Samuel D. Schmid

Political scientist




Do inclusive societies need closed borders? The association between immigration and citizenship regimes


Ph.D. thesis


Samuel D. Schmid
Florence: European University Institute, Department of Political and Social Sciences, 2021


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APA   Click to copy
Schmid, S. D. (2021). Do inclusive societies need closed borders? The association between immigration and citizenship regimes (PhD thesis). Florence: European University Institute, Department of Political and Social Sciences. https://doi.org/10.2870/086528


Chicago/Turabian   Click to copy
Schmid, Samuel D. “Do Inclusive Societies Need Closed Borders? The Association between Immigration and Citizenship Regimes.” PhD thesis, Florence: European University Institute, Department of Political and Social Sciences, 2021.


MLA   Click to copy
Schmid, Samuel D. Do Inclusive Societies Need Closed Borders? The Association between Immigration and Citizenship Regimes. Florence: European University Institute, Department of Political and Social Sciences, 2021, doi:10.2870/086528.


BibTeX   Click to copy

@phdthesis{samuel2021a,
  title = {Do inclusive societies need closed borders? The association between immigration and citizenship regimes},
  year = {2021},
  institution = {Florence: European University Institute, Department of Political and Social Sciences},
  doi = {10.2870/086528},
  author = {Schmid, Samuel D.}
}

Abstract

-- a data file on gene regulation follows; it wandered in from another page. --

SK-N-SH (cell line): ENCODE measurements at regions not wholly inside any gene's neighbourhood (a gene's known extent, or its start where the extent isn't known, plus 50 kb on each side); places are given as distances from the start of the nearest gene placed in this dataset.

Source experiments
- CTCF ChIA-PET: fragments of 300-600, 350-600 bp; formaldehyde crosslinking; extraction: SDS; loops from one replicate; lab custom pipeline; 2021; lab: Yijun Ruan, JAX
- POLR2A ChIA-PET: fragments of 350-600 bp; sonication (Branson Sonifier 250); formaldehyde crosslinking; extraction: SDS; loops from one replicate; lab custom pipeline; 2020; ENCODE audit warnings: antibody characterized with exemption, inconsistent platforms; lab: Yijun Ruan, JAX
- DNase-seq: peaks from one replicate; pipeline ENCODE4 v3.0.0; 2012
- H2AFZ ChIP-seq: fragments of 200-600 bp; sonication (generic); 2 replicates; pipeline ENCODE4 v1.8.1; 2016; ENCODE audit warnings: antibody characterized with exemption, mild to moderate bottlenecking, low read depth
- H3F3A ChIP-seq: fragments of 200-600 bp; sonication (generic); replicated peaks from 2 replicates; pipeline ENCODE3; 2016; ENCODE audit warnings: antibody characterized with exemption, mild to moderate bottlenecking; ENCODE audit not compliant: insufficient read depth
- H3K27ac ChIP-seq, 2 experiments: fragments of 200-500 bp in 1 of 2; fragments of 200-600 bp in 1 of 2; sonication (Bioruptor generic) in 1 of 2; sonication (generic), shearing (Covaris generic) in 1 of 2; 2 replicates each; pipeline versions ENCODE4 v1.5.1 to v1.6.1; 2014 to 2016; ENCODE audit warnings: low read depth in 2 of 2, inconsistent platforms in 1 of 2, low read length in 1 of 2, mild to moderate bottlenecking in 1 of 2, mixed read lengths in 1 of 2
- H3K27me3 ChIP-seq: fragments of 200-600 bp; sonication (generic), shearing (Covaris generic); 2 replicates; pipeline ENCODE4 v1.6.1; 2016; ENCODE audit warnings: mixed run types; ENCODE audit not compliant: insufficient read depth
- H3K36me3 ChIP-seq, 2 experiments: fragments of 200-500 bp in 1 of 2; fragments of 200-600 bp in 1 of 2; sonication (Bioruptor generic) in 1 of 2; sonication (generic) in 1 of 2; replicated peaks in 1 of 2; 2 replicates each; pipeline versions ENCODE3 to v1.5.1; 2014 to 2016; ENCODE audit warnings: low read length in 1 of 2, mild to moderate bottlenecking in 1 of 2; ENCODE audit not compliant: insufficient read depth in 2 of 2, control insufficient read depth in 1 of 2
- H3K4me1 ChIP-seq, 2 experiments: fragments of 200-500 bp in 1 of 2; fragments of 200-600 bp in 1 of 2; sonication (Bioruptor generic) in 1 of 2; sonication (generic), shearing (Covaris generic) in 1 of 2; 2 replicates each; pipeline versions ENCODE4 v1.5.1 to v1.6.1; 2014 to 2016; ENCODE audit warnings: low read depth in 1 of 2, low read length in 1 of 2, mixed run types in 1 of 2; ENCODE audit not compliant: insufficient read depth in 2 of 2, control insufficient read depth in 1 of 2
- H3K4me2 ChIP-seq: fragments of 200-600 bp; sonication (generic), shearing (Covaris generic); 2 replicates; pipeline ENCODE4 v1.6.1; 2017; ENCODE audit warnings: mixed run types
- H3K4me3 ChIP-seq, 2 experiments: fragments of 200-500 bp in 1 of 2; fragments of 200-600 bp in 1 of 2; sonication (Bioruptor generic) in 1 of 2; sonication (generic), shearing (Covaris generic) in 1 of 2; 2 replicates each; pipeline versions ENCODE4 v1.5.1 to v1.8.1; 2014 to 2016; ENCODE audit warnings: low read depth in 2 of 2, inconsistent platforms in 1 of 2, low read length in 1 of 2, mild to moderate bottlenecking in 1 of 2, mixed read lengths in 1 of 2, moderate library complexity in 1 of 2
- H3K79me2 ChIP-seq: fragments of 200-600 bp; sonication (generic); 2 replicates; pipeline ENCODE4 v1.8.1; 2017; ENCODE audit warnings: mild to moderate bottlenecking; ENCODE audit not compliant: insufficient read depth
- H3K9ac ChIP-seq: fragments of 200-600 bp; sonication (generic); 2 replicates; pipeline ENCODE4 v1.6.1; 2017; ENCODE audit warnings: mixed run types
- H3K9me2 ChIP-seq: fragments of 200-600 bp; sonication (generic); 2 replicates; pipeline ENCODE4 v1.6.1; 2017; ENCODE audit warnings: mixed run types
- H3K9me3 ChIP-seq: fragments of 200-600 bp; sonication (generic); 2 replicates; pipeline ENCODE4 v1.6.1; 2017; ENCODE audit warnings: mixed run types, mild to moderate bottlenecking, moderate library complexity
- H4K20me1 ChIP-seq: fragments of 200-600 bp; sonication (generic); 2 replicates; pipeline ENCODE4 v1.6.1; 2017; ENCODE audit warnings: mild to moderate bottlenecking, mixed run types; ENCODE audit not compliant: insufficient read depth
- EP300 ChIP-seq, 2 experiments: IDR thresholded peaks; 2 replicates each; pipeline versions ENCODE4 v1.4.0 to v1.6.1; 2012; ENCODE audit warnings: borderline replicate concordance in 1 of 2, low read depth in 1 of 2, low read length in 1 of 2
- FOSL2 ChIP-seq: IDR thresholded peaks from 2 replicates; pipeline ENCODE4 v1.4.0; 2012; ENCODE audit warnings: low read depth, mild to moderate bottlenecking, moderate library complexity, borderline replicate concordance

Many political theorists assume that the openness of immigration and the inclusiveness of citizenship trade off. Yet, there is no consistent empirical evidence for this negative relationship. This dissertation advances three papers to investigate the association between immigration regimes and citizenship regimes. The first paper introduces a new citizenship policy dataset and charts policy trends. I find a liberalizing trajectory that has stagnated, as well as long-term convergence in citizenship regimes across 23 democracies 1980-2019. In addition, I advance index methodology by introducing the idea of confirmatory dimensionality testing within a three-level approach to concept formation. The second paper maps immigration and citizenship regimes in a novel and empirically validated two-dimensional typological space across those cases until 2010. Overall, boundary regimes have become more open-inclusive and less closed-exclusive over time. The liberalizing and converging tendencies are especially pronounced in immigration regimes due to liberal constraints. Based on these descriptive analyses, the third paper develops and tests the boundary politics framework across 23 democracies 1980-2010. It shows that, as theorized, in cases in which immigration-related issues are not politicized, immigration and citizenship regimes do not correlate. When immigration is politicized, immigration regime openness and citizenship regime inclusiveness correlate positively as they become part of the same cultural dimension of party politics, yet they only do so after the Cold War. The evidence shows further that the strong liberal constraints that immigration regimes are exposed to cannot be fully suppressed even when nativists are strong, while citizenship regimes respond to nativist party power and become more exclusive even when immigration is not politicized. These empirical findings corroborate but also qualify the boundary politics framework. They also provoke some surprising implications for various ideal typical positions in normative theory. The allegedly unrealistic liberal-cosmopolitan vision of open inclusive boundary regimes emerges as the least troubled stance.




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